The Jigsaw cooperative learning activity structure is a great way to have students actively involved in learning and sharing information or concepts with classmates. First developed in the early 1970s by Elliot Aronson and his students at the University of Texas and the University of California, this classroom learning technique works very well using a class SMART Board.
In a nutshell, here is how the Jigsaw technique works:
- The information, concepts, topics, or problems are divided into sections (in this SMART Notebook resource, both 3 sections and 4 sections are supported)
- Students divide into home groups and number off based on the number of sections (1, 2, 3, 4)
- Students then move into expert groups (1, 1, 1; 2, 2, 2; 3, 3, 3; etc.) where they work together to become an expert on their particular section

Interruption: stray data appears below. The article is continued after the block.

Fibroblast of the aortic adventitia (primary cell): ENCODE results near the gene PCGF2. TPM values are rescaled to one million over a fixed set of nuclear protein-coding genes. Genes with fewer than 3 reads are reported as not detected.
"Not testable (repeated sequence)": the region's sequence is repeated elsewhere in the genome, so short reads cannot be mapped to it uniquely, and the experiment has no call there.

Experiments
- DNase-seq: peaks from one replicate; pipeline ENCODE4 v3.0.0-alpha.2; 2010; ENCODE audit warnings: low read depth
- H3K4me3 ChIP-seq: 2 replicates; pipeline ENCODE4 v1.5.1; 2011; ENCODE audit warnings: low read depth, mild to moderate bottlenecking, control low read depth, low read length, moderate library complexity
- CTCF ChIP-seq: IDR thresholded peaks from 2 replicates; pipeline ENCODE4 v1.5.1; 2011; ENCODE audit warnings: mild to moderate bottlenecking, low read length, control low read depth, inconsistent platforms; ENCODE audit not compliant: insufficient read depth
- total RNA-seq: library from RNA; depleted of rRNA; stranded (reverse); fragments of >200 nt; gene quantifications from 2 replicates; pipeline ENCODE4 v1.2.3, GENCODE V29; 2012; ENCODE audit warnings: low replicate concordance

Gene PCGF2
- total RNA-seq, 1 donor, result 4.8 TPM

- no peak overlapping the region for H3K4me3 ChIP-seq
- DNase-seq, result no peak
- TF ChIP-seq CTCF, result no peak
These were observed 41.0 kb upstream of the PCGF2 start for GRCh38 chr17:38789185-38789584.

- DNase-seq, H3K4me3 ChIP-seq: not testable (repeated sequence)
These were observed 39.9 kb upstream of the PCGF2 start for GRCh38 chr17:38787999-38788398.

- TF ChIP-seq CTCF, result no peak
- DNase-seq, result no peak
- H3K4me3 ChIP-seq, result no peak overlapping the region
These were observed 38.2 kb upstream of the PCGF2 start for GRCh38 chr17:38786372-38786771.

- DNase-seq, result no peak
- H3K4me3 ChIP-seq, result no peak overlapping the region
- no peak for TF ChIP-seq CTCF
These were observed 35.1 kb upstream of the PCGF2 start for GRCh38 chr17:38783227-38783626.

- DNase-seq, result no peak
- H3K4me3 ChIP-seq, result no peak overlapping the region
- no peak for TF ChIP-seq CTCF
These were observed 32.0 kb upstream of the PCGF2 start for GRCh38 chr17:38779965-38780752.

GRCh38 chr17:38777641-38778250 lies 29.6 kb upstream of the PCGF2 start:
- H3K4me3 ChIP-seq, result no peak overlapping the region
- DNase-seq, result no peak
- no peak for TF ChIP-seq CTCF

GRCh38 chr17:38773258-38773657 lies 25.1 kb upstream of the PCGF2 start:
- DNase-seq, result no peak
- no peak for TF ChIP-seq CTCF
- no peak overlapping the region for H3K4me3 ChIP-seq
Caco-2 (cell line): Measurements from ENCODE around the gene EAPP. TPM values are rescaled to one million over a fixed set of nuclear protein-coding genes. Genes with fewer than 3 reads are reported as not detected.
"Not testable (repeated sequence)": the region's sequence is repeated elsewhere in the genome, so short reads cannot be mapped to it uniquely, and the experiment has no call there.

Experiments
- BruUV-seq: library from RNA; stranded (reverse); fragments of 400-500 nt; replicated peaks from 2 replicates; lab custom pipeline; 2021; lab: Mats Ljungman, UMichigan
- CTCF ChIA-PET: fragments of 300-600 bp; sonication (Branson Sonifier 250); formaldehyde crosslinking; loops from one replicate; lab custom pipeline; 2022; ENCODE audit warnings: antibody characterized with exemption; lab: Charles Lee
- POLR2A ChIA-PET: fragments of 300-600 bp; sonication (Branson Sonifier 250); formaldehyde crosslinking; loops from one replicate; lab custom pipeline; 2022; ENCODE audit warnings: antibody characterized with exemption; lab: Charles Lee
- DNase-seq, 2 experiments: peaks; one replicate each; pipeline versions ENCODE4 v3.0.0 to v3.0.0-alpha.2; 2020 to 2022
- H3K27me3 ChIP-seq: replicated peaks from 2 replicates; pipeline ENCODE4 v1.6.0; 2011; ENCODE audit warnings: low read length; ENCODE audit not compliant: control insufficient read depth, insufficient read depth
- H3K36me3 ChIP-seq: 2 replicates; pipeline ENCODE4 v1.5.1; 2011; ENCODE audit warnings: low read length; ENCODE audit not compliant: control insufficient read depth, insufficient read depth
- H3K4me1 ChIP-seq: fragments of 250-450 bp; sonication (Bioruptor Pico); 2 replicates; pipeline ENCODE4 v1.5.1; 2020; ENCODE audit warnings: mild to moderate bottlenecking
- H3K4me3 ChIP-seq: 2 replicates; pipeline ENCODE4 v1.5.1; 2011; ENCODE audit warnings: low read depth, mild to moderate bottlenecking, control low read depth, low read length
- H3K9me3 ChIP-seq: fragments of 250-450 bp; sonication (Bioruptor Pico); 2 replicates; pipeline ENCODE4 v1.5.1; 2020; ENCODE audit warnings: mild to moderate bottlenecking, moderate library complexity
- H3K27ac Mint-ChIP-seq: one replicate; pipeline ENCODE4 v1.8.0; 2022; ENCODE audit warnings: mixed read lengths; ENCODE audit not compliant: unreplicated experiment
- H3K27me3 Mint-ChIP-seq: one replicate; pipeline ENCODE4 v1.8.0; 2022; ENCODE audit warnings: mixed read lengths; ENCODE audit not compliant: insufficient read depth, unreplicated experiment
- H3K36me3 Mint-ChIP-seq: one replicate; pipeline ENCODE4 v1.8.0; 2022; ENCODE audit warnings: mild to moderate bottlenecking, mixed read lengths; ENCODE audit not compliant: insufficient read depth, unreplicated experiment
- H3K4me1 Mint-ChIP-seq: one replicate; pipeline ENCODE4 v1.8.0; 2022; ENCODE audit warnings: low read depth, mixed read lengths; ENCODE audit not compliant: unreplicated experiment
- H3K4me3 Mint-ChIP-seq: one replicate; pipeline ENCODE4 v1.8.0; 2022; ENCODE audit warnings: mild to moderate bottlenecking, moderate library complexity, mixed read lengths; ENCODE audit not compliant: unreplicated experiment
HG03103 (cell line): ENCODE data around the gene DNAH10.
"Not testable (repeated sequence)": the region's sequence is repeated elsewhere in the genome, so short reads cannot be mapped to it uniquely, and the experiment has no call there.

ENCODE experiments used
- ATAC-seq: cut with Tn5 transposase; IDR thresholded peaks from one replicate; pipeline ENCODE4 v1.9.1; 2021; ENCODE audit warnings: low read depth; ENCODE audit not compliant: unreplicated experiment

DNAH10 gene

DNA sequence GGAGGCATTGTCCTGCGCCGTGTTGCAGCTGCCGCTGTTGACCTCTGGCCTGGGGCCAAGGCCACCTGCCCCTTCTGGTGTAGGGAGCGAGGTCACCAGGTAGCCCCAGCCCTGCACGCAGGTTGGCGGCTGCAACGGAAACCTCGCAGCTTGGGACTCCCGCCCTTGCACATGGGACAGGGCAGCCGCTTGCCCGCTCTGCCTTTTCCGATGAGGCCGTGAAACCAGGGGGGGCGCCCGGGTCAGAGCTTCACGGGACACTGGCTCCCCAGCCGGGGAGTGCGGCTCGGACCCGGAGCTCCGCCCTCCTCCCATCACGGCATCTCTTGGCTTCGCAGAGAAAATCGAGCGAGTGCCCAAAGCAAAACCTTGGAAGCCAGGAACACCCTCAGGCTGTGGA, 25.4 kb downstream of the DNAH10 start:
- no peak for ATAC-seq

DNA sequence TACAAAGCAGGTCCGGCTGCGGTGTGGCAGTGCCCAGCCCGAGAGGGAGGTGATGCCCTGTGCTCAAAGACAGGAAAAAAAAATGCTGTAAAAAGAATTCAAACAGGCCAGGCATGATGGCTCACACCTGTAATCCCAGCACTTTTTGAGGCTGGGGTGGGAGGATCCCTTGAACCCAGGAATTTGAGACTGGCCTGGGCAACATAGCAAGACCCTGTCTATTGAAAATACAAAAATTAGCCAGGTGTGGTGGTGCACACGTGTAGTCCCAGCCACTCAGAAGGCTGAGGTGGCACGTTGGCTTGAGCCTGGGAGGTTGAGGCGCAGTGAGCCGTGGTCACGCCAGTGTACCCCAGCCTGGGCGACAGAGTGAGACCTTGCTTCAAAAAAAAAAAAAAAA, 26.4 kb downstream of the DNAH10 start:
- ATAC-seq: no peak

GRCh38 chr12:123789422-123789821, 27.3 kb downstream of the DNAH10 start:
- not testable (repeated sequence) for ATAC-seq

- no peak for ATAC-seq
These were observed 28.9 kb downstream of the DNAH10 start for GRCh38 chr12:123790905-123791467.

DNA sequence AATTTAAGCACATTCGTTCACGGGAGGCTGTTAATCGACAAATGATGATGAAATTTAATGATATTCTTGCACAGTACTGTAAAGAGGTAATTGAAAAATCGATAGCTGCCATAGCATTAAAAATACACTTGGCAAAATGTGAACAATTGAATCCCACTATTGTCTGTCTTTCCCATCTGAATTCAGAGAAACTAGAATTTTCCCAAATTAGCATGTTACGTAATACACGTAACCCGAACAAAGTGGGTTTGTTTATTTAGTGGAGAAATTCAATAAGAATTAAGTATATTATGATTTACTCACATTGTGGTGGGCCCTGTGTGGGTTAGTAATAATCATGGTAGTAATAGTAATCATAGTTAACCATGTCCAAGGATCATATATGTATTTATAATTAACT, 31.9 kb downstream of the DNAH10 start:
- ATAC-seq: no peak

- Students return to their home groups and take turns teaching their other group members about their section
Reasons for using this learning technique with a classroom SMART Board:
- For a teacher and classroom using this technique the first time, having the instructions and visuals scaffolded together for them allows them to become proficient with this process. In ensuing experiences, the teacher can simply pull up this Notebook file to refresh the class’s memory on the process as well as follow-up student reflection activities
- The class grouping pages (either 3-section or 4-section groupings) allow a teacher to quickly divide the class into both home and then expert groups
- One variation to this activity involves the expert groups creating some type of learning artifact which demonstrates the group understanding, then taking a digital photo of this artifact which can be brought back in to the SMART Board as a focal point for the sharing discussion.
What other variations or additions could you imagine for this activity?